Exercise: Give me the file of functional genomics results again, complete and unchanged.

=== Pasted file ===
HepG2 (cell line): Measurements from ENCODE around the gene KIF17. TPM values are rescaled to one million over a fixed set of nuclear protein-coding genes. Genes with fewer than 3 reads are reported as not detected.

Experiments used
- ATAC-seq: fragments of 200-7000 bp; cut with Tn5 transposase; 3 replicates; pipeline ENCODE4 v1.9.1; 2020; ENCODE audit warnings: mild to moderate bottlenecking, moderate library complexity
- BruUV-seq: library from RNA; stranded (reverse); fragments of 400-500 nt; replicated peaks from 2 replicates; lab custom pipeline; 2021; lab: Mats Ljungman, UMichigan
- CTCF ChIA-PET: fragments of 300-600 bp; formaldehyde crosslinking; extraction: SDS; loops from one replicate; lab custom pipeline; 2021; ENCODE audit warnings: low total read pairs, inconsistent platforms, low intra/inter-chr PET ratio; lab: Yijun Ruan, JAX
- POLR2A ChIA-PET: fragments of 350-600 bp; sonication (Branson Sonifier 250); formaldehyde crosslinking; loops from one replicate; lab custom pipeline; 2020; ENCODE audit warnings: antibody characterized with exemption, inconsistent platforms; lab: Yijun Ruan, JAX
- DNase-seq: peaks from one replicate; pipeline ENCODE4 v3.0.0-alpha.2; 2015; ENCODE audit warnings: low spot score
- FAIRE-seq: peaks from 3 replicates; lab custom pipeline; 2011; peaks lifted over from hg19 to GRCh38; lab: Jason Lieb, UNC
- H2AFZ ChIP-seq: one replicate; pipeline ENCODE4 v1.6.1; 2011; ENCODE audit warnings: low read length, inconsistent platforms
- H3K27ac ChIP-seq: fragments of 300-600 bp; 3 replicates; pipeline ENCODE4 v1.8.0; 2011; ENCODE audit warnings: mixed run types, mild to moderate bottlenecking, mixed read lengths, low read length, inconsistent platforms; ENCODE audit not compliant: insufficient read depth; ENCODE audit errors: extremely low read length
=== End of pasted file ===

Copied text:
HepG2 (cell line): Measurements from ENCODE around the gene KIF17. TPM values are rescaled to one million over a fixed set of nuclear protein-coding genes. Genes with fewer than 3 reads are reported as not detected.

Experiments used
- ATAC-seq: fragments of 200-7000 bp; cut with Tn5 transposase; 3 replicates; pipeline ENCODE4 v1.9.1; 2020; ENCODE audit warnings: mild to moderate bottlenecking, moderate library complexity
- BruUV-seq: library from RNA; stranded (reverse); fragments of 400-500 nt; replicated peaks from 2 replicates; lab custom pipeline; 2021; lab: Mats Ljungman, UMichigan
- CTCF ChIA-PET: fragments of 300-600 bp; formaldehyde crosslinking; extraction: SDS; loops from one replicate; lab custom pipeline; 2021; ENCODE audit warnings: low total read pairs, inconsistent platforms, low intra/inter-chr PET ratio; lab: Yijun Ruan, JAX
- POLR2A ChIA-PET: fragments of 350-600 bp; sonication (Branson Sonifier 250); formaldehyde crosslinking; loops from one replicate; lab custom pipeline; 2020; ENCODE audit warnings: antibody characterized with exemption, inconsistent platforms; lab: Yijun Ruan, JAX
- DNase-seq: peaks from one replicate; pipeline ENCODE4 v3.0.0-alpha.2; 2015; ENCODE audit warnings: low spot score
- FAIRE-seq: peaks from 3 replicates; lab custom pipeline; 2011; peaks lifted over from hg19 to GRCh38; lab: Jason Lieb, UNC
- H2AFZ ChIP-seq: one replicate; pipeline ENCODE4 v1.6.1; 2011; ENCODE audit warnings: low read length, inconsistent platforms
- H3K27ac ChIP-seq: fragments of 300-600 bp; 3 replicates; pipeline ENCODE4 v1.8.0; 2011; ENCODE audit warnings: mixed run types, mild to moderate bottlenecking, mixed read lengths, low read length, inconsistent platforms; ENCODE audit not compliant: insufficient read depth; ENCODE audit errors: extremely low read length